Hallucination: What You Need to Know

Brief summary: Hallucinations are false or distorted sensory experiences that appear to be real. You may see, hear, feel, smell, or taste something that isn’t there. These experiences can be caused by mental health conditions, medication side effects, or substance abuse. The treatment for hallucinations often depends on what’s causing them. This could include therapy, medication, or lifestyle changes.

What is a Hallucination?

A hallucination is like a trick your brain plays on you. You might see a cat that isn’t there or hear a voice no one else can hear. It’s not just your imagination; your brain really believes these things are happening. It can be pretty confusing and sometimes scary.


Types of Hallucinations

Visual Hallucinations

Seeing things that aren’t there is what we call a visual hallucination. You might see shapes, lights, or people that no one else can see. This could happen for different reasons, such as a high fever, certain medications, or a mental health condition like schizophrenia.

Auditory Hallucinations

Hearing sounds or voices that no one else can hear is an auditory hallucination. Sometimes, these voices might even talk to you or tell you to do things. According to some experts, this is the most common type of hallucination for people with schizophrenia.

Tactile Hallucinations

Feeling something on your skin that isn’t really there is a tactile hallucination. It might feel like bugs are crawling on you or a gentle touch when no one is around. This can happen with certain drug use or withdrawal from them.

Smell and Taste Hallucinations

Smelling or tasting something that isn’t there can be pretty strange. It might be a pleasant smell like flowers or a nasty taste in your mouth. These types of hallucinations can happen if there’s something wrong with the part of your brain that handles smell and taste.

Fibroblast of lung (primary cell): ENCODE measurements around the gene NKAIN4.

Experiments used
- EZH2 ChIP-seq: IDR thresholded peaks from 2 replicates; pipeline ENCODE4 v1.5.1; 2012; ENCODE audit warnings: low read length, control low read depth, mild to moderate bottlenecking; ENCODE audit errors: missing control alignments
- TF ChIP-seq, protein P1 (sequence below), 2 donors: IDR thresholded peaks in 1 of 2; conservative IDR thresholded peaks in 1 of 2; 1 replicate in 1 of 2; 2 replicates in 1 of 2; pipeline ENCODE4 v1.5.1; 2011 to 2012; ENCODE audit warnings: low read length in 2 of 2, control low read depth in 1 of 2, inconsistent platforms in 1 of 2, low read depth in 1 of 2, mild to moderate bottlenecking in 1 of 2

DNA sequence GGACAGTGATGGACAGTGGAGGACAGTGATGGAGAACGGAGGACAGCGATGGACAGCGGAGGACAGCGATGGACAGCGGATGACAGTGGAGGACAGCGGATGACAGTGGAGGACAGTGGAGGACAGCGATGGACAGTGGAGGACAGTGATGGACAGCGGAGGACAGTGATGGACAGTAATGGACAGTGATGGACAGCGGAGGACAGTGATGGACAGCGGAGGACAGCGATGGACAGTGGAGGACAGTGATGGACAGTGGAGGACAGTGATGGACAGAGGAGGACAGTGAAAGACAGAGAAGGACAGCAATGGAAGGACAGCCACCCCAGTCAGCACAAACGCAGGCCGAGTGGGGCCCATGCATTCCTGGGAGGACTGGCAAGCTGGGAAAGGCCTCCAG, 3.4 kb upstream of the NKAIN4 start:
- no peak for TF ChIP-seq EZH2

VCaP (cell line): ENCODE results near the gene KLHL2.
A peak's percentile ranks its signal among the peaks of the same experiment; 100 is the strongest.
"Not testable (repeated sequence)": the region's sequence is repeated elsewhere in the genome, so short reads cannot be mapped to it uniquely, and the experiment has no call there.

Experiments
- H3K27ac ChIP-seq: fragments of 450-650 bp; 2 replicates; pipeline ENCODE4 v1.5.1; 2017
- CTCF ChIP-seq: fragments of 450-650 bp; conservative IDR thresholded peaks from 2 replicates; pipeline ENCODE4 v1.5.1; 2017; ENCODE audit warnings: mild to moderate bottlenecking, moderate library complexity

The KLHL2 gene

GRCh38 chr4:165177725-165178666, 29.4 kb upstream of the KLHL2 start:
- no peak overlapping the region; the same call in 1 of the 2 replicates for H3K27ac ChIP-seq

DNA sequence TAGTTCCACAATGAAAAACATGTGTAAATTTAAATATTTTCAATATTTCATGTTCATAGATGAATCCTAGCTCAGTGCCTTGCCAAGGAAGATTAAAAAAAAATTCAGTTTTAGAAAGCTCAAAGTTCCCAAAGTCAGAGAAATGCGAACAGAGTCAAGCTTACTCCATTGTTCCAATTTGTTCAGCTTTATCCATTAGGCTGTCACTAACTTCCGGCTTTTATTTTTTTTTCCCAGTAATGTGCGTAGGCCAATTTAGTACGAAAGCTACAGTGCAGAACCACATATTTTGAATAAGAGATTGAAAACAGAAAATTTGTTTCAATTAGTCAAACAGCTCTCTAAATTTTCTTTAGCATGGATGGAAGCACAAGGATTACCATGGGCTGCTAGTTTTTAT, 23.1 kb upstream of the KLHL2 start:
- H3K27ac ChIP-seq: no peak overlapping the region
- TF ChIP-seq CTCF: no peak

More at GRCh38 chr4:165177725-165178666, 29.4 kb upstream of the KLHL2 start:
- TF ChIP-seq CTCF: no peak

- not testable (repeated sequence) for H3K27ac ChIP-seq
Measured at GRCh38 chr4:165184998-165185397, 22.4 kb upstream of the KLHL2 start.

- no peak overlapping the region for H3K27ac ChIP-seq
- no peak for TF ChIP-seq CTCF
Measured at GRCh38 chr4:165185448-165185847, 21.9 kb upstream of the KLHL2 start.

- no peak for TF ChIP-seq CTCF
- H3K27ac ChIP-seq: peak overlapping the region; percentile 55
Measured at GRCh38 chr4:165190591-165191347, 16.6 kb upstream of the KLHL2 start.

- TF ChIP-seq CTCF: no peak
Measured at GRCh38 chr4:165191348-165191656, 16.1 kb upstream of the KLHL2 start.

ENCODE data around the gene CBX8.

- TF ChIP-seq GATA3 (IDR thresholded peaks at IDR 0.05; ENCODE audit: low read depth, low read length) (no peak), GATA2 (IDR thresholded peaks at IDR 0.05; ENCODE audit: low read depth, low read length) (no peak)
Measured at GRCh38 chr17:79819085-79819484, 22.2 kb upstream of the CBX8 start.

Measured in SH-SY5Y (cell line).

What Causes Hallucinations?

Mental Health Conditions

Certain mental health conditions, such as schizophrenia or bipolar disorder, might make you more likely to experience hallucinations. Therapy and medication can often help with these symptoms.

Medications and Drugs

Some medications or illegal drugs can cause hallucinations. If you’re taking a medicine that makes you see or hear things, you should talk to your doctor. They can help you figure out what’s going on and maybe change your medication.

Medical Conditions

Sometimes, a physical health problem like a high fever, head injury, Alzheimer’s disease, Parkinson’s disease, brain tumor, or epilepsy can cause hallucinations. If this happens, getting medical help quickly is very important.

Lack of Sleep or Extreme Stress

When you’re really tired or stressed out, your brain might not work as it usually does, and you could experience a hallucination.

Is It Normal to Hallucinate?

Occasional hallucinations, like hearing your name when nobody calls it, might happen to anyone. But if you experience hallucinations often, it’s vital to seek help, as it could be a sign of a more serious problem.

How Can You Get Help?

If you or someone you know is having hallucinations, it’s a good idea to talk to a doctor or mental health professional. They can figure out why it’s happening and help you get the right treatment. You don’t have to deal with it alone; there are people who can help you.

How Can You Help Someone Who’s Hallucinating?

If someone you know is hallucinating, try to stay calm. Reassure them that you’re there for them. If needed, reach out to a mental health professional. They can provide the right care and support.



Talking with a mental health professional can help you manage hallucinations. They can teach you ways to cope and help you understand why they are happening.


Sometimes, doctors prescribe medication such as olanzapine, ziprasidone, quetiapine, and amisulpride to help with hallucinations. The type of medication depends on what’s causing the hallucinations.

Lifestyle Changes

Eating well, sleeping enough, and avoiding substances that might cause hallucinations are ways you can help yourself. Sometimes, making these changes is all you need to feel better.

Support from Family and Friends

Your family and friends can be a big help too. They can support you and make sure you’re taking care of yourself.

Emergency Situations

If hallucinations are making you or someone else unsafe, it’s very important to get help right away. This might mean calling emergency services or going to the hospital.

Further Reading: 5 Signs of Psychosis You Shouldn’t Ignore

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